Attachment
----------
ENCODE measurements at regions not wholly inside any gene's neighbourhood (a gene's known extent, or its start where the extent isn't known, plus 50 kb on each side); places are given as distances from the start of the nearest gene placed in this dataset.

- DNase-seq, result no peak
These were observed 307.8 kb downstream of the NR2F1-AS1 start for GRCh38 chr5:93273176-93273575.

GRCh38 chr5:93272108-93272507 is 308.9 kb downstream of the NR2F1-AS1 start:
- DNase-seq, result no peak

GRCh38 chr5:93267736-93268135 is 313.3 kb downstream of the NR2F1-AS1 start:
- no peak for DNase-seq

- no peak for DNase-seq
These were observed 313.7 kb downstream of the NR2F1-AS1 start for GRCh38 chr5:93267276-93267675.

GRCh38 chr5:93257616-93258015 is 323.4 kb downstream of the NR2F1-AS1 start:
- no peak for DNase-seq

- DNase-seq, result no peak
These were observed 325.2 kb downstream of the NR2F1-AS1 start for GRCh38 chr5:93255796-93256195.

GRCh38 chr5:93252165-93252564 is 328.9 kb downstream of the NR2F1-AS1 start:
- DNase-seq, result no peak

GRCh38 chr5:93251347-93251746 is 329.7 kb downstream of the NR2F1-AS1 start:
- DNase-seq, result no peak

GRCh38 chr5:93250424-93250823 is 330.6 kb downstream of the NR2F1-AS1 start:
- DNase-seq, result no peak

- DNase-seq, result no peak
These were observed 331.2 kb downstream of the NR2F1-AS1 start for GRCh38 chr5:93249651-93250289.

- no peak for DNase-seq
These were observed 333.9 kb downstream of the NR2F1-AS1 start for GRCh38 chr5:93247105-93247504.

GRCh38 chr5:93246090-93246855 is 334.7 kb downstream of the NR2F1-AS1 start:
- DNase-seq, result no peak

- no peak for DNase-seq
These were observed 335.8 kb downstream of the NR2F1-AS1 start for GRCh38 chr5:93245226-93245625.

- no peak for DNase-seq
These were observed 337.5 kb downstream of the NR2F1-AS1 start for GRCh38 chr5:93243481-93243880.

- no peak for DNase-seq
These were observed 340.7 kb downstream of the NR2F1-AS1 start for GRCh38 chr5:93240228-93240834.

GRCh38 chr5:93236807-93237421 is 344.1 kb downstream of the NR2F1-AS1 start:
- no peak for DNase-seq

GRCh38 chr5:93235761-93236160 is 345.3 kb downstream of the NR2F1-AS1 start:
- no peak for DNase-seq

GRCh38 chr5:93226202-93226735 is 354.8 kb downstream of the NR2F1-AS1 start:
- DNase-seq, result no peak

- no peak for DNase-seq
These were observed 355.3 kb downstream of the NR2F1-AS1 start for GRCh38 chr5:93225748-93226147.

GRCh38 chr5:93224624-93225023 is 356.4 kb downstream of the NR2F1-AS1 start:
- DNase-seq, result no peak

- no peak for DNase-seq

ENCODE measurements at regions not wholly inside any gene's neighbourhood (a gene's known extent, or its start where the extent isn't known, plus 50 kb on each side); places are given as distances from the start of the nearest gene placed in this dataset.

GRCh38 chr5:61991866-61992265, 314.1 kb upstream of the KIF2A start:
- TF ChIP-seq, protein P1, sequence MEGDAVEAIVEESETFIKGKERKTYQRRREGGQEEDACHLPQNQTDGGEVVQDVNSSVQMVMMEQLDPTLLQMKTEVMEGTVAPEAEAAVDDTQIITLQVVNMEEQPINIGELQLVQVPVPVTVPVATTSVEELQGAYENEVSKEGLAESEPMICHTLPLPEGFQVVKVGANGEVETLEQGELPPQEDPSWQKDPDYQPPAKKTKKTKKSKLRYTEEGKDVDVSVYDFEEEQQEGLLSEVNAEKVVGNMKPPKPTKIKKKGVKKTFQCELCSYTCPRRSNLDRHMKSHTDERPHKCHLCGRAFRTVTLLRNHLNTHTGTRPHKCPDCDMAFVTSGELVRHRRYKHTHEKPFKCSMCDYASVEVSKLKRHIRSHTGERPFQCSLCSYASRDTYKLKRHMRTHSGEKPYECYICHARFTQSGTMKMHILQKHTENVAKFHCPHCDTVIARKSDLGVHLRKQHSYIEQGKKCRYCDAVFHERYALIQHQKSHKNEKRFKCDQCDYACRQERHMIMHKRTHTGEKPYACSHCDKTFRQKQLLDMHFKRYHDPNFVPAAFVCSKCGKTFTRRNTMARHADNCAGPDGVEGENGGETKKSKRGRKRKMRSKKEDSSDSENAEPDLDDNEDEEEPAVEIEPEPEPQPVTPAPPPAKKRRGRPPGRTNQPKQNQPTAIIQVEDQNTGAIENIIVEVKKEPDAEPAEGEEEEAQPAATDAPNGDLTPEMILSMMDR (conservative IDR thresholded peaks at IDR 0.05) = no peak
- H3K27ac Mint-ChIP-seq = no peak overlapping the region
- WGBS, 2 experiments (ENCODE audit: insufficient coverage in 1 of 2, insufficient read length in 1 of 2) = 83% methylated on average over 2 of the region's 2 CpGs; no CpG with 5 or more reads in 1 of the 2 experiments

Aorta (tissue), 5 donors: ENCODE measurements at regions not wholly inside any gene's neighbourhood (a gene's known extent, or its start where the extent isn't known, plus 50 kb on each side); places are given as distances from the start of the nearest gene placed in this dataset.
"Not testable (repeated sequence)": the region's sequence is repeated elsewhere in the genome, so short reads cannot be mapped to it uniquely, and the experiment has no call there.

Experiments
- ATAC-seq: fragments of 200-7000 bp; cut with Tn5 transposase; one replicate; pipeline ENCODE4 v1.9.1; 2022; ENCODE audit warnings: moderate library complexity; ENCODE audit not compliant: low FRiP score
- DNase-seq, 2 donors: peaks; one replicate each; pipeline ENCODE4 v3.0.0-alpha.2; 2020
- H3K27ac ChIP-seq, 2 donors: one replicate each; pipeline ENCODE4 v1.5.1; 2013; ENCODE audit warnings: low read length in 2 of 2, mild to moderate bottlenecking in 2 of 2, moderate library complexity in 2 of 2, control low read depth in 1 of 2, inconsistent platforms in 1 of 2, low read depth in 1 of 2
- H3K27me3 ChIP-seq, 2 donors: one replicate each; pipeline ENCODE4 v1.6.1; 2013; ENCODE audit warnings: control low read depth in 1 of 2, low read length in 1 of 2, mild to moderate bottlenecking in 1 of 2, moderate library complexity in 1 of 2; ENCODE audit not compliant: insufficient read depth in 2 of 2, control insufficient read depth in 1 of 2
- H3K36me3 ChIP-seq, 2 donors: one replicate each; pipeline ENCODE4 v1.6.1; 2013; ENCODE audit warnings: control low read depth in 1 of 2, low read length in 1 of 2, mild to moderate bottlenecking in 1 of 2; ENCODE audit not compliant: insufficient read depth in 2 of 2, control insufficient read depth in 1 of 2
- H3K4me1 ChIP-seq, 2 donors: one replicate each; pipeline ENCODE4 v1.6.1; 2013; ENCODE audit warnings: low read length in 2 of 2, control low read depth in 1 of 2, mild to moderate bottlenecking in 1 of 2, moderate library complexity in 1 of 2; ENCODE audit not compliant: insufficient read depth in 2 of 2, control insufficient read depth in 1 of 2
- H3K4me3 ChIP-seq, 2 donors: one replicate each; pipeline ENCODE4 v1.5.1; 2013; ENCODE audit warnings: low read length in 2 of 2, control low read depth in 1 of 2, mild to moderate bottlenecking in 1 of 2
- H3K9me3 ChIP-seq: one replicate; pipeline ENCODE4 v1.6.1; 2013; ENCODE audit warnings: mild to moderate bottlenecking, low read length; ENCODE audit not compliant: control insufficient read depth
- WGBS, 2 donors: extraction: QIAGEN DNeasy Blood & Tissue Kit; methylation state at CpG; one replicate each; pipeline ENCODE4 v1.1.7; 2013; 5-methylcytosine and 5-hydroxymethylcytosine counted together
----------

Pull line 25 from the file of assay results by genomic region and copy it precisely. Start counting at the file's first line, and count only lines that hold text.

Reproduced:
- DNase-seq, result no peak